Movie kiosks gain popularity among college students

Spinnaker

When going to a theater fails, easy-access film viewing prevails

Technological and societal advances in the last half century have replaced the steam engine, the soda pop attendant and the phonograph, and it looks like brick and mortar video rentals stores may be also be going the way of the dodo.

Entertainment seekers now have several options for obtaining their dose of Hollywood. Of course there’s still Blockbuster Video, but then there’s Redbox, Netflix, Hulu and now Blockbuster’s equivalent of Redbox, Blockbuster Express. But which option gains the most popularity among college students?

Currently, there’s a Redbox-like movie kiosk placed in the Osprey Fountains residence hall called an Instaflix carrying all of the new releases much like Redbox does.

“[The residents] seem to really enjoy it, I see them circulate in and out of the Game Room with movie-in-hand,” said Fountains residential assistant and front desk operator Chris Burger. “It looks like it’s being used.”

In the age of on-demand video, movies on your iPod and digital everything, the success of a technology as old as the Coke machine creates quite a tizzy. In just five years, Redbox has grown from a dozen locations to what, by year’s end, it says will be a 20,000-location operation.

“Oh yes we definitely use it,” said Juvaye Lindsey, a UNF nursing sophomore and Fountains resident. “It’s just like a Redbox, but we don’t even have to drive a short distance to pick up the latest titles. I mean, it’s right downstairs.”

Redbox, based in Oakbrook Terrace, Ill., also causes a stir in Hollywood, where movie industry executives are furious over the company’s rent-’em-cheap-when-they’re-new business model.

“Well, it’s just a convenient method for students to rent new release movies on the cheap, and it’s only single buck,” said Zayed Maxam, a UNF international business sophomore and Fountains resident.

The two sides have exchanged harsh words, and Redbox sued three studios in a fight over the company’s effort to circumvent a long-standing distribution hierarchy.

Movies traditionally get released first in theaters, then the DVD version becomes available for sale or rental at full price, typically about $4. Finally, about 30 days later, the videos can be rented or seen online or on pay-per-view starting at about $2.

Redbox has been able to go its own way because its business model, without brick-and-mortar stores, is inexpensive. Everything comes out of its machines for $1, and the company, a unit of Washington state-based Coinstar Inc., says another Redbox machine goes up every hour. Each box contains about 700 DVDs.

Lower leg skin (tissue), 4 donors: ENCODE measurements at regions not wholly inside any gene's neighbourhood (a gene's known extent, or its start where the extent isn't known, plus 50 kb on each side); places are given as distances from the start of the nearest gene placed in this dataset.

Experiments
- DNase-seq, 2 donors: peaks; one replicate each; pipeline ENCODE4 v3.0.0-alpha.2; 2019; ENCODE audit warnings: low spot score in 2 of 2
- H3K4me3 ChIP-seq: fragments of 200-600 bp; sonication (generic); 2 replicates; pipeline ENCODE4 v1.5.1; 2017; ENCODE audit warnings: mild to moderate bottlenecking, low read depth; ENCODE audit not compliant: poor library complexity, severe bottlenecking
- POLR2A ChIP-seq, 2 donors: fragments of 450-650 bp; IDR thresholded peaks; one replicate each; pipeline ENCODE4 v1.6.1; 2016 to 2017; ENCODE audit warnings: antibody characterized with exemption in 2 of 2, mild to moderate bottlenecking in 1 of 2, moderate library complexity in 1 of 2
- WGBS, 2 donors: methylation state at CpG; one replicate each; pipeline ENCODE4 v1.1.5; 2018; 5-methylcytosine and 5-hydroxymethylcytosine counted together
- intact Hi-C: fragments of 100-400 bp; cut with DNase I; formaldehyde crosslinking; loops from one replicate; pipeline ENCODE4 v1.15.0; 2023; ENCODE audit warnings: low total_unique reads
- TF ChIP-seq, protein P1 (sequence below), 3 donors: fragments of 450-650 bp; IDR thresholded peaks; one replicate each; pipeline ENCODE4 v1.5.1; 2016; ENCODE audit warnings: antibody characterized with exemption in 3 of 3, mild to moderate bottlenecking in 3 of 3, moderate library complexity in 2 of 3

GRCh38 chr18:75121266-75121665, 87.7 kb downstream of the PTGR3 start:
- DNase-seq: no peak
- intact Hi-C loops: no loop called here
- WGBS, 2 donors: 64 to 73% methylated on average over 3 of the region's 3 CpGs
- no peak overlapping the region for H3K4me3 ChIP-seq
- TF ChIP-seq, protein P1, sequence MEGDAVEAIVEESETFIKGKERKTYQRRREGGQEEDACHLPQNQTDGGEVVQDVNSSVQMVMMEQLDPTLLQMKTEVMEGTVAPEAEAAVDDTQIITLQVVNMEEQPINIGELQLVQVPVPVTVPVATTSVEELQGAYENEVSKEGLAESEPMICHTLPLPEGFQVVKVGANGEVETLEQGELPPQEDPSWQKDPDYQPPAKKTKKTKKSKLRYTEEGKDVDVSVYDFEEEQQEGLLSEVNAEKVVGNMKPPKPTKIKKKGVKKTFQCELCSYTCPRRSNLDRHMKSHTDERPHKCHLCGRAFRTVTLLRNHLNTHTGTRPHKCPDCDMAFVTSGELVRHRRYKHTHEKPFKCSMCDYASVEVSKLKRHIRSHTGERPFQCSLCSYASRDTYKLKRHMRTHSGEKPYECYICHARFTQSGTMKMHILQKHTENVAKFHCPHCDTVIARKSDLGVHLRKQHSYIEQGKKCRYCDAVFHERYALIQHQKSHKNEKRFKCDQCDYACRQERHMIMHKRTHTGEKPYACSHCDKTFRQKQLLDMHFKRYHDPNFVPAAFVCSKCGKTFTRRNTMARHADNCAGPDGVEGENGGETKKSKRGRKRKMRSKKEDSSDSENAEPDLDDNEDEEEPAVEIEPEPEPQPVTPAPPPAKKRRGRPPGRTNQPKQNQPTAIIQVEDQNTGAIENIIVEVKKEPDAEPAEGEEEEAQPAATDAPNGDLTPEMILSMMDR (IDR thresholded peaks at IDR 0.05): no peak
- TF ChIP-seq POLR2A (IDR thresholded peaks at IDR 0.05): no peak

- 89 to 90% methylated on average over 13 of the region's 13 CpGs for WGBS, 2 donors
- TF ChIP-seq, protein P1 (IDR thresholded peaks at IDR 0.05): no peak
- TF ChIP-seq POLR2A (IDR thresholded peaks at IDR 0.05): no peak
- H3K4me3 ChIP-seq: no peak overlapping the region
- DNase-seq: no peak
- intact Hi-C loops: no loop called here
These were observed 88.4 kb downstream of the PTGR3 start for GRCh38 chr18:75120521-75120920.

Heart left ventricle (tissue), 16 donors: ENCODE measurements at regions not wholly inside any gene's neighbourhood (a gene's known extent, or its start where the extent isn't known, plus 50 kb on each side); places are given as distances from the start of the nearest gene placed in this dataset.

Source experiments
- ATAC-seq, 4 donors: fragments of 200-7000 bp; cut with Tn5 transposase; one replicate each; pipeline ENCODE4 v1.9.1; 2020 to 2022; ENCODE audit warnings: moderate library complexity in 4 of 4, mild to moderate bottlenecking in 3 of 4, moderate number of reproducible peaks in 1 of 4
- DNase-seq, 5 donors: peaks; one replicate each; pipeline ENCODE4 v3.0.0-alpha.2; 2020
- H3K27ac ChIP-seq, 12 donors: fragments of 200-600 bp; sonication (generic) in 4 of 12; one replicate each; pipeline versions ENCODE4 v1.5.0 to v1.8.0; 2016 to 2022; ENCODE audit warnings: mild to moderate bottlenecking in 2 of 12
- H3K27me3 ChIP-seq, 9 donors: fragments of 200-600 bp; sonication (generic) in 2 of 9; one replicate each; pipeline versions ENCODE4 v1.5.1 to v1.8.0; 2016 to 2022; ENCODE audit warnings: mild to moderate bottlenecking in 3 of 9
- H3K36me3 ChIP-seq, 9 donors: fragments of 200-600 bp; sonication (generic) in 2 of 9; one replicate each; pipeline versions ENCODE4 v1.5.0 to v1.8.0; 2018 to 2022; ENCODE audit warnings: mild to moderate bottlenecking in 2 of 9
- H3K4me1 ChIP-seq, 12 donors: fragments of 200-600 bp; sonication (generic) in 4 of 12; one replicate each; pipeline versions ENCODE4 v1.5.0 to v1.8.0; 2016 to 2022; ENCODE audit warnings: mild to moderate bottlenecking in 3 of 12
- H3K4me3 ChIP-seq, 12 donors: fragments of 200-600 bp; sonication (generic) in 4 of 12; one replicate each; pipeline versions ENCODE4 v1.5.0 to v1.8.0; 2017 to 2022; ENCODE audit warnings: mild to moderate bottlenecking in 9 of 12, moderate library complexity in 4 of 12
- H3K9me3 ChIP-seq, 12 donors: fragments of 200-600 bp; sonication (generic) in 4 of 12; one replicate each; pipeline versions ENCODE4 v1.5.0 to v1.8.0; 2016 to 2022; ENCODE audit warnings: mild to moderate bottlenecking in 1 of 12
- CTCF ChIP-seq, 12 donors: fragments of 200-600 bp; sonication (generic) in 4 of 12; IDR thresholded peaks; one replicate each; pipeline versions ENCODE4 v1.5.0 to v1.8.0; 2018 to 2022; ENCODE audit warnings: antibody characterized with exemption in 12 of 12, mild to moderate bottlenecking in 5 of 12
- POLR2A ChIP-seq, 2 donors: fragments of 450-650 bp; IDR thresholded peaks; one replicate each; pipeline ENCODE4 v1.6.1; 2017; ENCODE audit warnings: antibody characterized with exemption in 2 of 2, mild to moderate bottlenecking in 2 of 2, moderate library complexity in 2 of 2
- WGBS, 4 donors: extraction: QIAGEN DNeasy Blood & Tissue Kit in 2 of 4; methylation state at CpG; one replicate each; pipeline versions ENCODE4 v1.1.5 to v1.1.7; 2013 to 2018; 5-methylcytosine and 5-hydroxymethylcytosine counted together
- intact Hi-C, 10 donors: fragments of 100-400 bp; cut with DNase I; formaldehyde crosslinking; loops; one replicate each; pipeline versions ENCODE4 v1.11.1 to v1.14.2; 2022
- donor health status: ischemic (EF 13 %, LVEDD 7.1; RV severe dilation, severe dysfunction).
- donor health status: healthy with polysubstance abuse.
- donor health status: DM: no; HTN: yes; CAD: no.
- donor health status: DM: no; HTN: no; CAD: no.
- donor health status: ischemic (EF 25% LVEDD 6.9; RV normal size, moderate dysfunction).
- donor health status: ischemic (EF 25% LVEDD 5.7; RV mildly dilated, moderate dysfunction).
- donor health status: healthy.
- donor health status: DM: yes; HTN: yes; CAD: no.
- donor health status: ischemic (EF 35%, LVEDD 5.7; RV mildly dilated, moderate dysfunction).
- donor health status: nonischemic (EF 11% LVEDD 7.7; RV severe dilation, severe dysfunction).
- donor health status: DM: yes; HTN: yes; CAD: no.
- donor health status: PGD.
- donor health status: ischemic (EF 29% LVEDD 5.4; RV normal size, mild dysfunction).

For Hollywood, the march of the Redboxes is like a horror flick.

“If movies are devalued in this way, those who work in the movie industry will be directly harmed,” the chief executive of Hastings Entertainment argued in an opinion article published by trade news organization TheWrap. “Reduced industry revenues mean that fewer movies are produced — directly reducing the number of jobs available to people who work both in front of and behind the cameras.”

Mitch Lowe, 56, president of Redbox Automated Retail LLC, said the company stepped in when video stores closed and “the market was trying to push people to buy retail. We figured out an alternative, and we figured out how to develop it at the cheapest cost.”

“We actually tried to reach out to Redbox several times when we were in the developing stages of building Osprey Fountains,” Director of Housing Operations Paul Riel said. “They never got back to us, but it appears that students are using the Instaflix alternative.”

Blockbuster, which closed another 107 stores in the last fiscal year and says it plans to close 810 to 960 more stores through 2010, copies Redbox by rolling out 2,500 kiosks by the end of this year and another 7,000 by the end of 2010, said spokesman Randy Hargrove.

But Blockbuster says it will play by Hollywood’s rules. Blockbuster kiosks rent videos for $1, but the company waits a month or more to stock new releases if studios request it.

But what about Netflix and Hulu? While most college students are aware of what Netflix is and may have even had the service in the past or perhaps back home with their parents, the flat rate of at least $13.99 a month proves to be a little too steep for college students.

Hulu is an Internet staple where students can catch up on the latest episode of NBC’s “The Office” that aired while they sat in class. Primarily more of a “catching up” site, it also offers many documentaries, a smattering of movies and more.

While it’s currently free for users and powered by advertising, viewers can’t exactly watch the latest flicks on demand, and they usually have only the latest five or six episodes of many TV series readily available. But Hulu tries to figure out how to create some kind of premium offering where you’ll pay for stuff that isn’t on the Web site right now.

Whatever form of entertainment college students’ fancy: free-streaming programs online, dollar-menu movies, reasonable monthly movie-club memberships or the occasional splurge on an actual trip to the movie theater, it’s safe to say that the age of $4.99 rentals and back-breaking late fees has ceased.

McClatchy-Tribune Information Services contributed to this article